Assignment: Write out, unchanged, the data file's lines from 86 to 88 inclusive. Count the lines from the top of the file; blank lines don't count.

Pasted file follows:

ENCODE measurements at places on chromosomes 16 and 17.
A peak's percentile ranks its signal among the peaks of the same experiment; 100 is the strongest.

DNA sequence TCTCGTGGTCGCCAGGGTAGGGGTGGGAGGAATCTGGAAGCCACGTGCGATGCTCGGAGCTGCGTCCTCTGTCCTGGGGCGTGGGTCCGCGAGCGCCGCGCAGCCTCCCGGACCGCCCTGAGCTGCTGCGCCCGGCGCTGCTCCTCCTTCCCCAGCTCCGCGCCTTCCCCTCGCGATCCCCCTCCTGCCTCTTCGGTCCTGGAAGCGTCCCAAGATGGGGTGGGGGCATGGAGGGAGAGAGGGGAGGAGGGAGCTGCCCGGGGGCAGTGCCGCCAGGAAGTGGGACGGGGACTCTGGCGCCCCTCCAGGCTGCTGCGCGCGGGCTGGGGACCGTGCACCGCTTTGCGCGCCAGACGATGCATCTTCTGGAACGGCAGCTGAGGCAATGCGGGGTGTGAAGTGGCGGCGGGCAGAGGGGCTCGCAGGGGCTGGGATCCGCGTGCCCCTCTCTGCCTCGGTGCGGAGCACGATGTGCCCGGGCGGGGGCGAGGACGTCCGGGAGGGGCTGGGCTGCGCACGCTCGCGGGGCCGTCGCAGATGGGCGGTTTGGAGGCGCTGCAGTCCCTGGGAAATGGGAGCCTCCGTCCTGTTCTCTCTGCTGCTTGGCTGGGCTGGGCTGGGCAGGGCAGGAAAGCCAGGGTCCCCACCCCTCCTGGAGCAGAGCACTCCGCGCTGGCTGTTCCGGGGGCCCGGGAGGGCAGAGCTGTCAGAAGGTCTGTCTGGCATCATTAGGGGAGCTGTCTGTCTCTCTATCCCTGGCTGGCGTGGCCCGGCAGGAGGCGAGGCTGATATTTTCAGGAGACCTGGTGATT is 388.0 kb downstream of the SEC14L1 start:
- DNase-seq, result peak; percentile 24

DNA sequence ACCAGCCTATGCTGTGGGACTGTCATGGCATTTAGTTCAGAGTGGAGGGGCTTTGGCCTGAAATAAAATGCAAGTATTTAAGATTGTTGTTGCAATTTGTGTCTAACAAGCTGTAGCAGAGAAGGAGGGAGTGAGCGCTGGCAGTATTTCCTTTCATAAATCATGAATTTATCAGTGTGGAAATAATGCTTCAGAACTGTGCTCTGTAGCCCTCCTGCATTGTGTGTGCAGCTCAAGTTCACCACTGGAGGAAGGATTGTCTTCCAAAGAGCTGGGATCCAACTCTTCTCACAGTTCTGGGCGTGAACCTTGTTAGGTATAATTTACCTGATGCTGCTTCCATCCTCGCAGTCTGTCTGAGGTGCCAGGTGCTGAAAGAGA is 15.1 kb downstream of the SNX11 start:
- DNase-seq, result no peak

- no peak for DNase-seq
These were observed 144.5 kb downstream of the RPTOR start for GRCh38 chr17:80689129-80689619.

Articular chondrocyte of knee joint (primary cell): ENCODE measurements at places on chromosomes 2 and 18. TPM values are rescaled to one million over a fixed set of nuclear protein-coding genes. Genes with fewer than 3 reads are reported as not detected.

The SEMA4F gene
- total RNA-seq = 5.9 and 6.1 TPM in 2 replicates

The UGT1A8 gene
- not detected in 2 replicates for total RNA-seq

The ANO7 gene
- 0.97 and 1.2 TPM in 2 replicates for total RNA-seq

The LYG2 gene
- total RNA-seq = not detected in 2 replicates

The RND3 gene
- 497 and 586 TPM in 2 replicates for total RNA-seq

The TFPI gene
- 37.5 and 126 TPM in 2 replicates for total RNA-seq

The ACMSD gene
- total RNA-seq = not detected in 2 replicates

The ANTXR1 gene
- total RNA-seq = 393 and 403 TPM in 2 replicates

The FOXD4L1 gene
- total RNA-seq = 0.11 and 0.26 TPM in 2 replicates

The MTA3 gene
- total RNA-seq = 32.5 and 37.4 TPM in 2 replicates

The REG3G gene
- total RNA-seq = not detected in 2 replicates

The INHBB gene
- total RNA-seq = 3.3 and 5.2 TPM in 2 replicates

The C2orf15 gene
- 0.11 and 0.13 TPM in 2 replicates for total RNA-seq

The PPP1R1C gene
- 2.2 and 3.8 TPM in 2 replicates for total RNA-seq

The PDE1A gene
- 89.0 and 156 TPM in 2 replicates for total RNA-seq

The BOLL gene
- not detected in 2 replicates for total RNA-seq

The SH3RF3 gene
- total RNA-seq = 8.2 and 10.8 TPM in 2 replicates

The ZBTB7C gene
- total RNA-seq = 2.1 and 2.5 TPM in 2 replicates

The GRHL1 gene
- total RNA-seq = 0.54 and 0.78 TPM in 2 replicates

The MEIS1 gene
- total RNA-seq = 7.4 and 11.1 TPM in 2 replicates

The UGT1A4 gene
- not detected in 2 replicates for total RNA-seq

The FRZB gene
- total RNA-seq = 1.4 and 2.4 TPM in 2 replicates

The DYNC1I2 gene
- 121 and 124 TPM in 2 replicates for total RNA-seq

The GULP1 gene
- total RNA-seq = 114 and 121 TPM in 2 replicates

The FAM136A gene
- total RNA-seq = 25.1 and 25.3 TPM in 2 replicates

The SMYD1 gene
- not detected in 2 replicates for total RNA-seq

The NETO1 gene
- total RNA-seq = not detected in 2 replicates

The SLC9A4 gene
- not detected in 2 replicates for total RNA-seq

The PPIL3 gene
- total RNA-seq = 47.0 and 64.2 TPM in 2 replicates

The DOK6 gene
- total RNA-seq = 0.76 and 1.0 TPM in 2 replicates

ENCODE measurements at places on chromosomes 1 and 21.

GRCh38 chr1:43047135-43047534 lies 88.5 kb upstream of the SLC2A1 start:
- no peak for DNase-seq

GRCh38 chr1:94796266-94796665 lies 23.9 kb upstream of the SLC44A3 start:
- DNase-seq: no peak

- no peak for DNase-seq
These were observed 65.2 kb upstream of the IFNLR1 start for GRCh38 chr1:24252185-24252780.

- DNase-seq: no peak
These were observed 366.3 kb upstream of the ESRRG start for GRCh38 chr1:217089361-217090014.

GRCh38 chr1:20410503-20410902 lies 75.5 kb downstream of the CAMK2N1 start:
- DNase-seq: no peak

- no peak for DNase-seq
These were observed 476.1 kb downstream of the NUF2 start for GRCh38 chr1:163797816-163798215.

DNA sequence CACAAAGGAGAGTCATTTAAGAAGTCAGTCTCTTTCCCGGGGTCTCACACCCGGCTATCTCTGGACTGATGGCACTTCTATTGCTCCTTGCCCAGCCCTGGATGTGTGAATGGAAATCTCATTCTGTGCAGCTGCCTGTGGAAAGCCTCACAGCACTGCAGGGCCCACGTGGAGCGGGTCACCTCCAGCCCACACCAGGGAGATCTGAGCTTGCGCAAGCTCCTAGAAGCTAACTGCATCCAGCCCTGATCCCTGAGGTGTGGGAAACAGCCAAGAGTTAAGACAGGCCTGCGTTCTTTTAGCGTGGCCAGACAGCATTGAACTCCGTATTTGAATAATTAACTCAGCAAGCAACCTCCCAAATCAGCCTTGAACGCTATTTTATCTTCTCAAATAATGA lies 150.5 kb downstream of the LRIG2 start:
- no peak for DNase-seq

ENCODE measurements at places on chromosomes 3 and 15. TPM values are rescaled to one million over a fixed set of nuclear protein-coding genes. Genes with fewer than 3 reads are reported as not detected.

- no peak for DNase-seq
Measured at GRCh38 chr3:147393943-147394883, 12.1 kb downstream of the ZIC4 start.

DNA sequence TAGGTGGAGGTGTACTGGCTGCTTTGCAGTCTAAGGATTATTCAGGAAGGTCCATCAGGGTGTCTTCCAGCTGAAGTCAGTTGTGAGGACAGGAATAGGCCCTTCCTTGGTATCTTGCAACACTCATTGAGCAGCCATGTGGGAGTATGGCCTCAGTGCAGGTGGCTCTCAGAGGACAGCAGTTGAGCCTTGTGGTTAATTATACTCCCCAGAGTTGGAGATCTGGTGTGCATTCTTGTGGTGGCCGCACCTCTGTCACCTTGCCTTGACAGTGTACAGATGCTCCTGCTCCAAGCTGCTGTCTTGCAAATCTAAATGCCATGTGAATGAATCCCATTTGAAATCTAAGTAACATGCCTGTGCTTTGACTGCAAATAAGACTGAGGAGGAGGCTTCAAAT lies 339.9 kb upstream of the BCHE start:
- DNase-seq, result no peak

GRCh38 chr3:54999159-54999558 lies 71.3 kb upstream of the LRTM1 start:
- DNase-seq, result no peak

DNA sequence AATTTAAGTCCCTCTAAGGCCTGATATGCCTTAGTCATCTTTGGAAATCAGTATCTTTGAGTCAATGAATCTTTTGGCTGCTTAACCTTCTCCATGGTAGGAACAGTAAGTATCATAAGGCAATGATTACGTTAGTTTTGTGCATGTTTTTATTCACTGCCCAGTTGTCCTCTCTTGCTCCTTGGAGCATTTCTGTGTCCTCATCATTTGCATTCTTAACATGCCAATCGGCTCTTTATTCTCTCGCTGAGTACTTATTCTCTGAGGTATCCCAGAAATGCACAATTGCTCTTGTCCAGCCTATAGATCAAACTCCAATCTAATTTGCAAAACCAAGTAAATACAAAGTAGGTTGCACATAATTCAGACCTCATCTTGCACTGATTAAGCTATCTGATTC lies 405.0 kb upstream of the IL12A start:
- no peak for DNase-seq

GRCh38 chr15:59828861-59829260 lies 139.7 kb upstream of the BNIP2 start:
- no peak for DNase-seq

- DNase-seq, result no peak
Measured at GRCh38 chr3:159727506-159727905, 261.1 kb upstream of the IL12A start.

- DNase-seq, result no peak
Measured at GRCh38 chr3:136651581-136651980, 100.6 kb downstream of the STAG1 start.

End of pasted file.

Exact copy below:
- no peak for DNase-seq
Measured at GRCh38 chr3:147393943-147394883, 12.1 kb downstream of the ZIC4 start.

DNA sequence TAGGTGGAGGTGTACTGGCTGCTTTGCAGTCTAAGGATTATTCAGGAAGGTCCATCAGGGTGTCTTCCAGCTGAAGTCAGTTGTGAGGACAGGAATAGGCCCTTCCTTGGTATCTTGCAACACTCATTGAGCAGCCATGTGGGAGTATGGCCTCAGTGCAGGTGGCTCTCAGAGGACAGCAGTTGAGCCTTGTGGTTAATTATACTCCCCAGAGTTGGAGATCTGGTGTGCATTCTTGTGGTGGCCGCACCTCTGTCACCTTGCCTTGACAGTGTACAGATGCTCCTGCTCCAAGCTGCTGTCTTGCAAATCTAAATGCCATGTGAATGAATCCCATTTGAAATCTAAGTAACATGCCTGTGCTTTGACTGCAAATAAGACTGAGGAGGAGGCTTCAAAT lies 339.9 kb upstream of the BCHE start: